Lefty reliever Arthur Rhodes, who was a 2010 All-Star as a member of the Reds, has officially retired, tweets MLB.com’s Mark Sheldon. Mark Townsend of Yahoo! Sports takes a closer look at the 20-year career of Rhodes, whose last appearance was Game 7 of the 2011 World Series with the Cardinals winning him his only championship ring. Rhodes finishes with a mark of 87-70, 4.08 ERA, 8.7 K/9, 3.9 BB/9, and 33 saves in nearly 1,200 innings covering 900 outings (61 starts) for the Orioles, Mariners, A’s, Indians, Phillies, Marlins, Reds, Rangers, and Cardinals while earning nearly $39MM.
Since Rhodes finished his career in the National League, let’s take a look at the latest from the Senior Circuit:
- One team inquiring about Ian Desmond was told by the Nationals the All-Star shortstop will not be traded, tweets FOX Sports’ Ken Rosenthal. However, Rosenthal adds in a second tweet, Washington GM Mike Rizzo is known to operate in a very direct fashion. If he wants a deal, he pursues it aggressively. If not, he will not waste another team’s time.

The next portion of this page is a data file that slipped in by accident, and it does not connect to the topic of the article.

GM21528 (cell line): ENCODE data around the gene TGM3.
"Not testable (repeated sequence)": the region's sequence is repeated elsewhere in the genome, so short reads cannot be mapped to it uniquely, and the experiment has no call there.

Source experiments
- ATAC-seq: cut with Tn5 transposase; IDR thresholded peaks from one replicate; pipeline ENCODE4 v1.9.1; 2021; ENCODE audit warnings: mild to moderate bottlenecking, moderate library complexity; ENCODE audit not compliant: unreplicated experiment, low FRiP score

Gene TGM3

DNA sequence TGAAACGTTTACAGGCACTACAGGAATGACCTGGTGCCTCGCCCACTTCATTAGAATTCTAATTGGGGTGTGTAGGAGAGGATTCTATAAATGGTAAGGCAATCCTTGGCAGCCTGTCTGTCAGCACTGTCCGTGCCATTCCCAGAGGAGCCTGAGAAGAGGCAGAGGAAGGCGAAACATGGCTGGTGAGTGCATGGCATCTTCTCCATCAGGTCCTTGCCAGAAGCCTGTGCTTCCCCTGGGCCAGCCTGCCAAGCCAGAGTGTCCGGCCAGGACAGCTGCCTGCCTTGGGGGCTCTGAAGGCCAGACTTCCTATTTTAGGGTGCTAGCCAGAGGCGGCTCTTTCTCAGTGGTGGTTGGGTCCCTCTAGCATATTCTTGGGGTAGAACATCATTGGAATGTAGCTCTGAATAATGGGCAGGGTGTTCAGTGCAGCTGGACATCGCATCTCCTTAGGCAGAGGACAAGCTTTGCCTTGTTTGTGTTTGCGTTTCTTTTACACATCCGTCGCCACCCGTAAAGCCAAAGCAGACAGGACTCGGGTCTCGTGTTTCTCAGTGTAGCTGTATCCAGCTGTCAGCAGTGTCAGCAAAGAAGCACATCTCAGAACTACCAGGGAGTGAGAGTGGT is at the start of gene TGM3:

- Phillies AGM Scott Proefrock told Jim Bowden and Jim Duquette of MLB Network Radio (audio link) the slow developing market for free agents Max Scherzer and James Shields is not affecting Cole Hamels‘ trade market adding “there’s some teams that haven’t been mentioned that are kicking the tires a little bit.” Those teams which have been mentioned are the Red Sox, Cardinals, Rangers and Padres.
- When asked about Hamels, Padres President/CEO Mike Dee spoke in general terms telling Duquette and Bowden (audio link) GM A.J. Preller “is looking to improve the team constantly…if we could add a starter of that All-Star caliber, clearly we would be in on that.” Dee also addressed “the new Padres’ approach” of aggressively being “in the discussion” regarding free agent, amateur, and international talent.
- Yesterday, we learned the Marlins‘ interest in Ichiro Suzuki is picking up steam. Today, MLB.com’s Joe Frisaro reports the Marlins are open to offering Ichiro a two-year deal.
- Patrick Saunders of The Denver Post covers the 26 most pressing issues and questions (from A-to-Z) facing the Rockies in 2015. Most center around Troy Tulowitzki, Carlos Gonzalez, pitching, and injuries.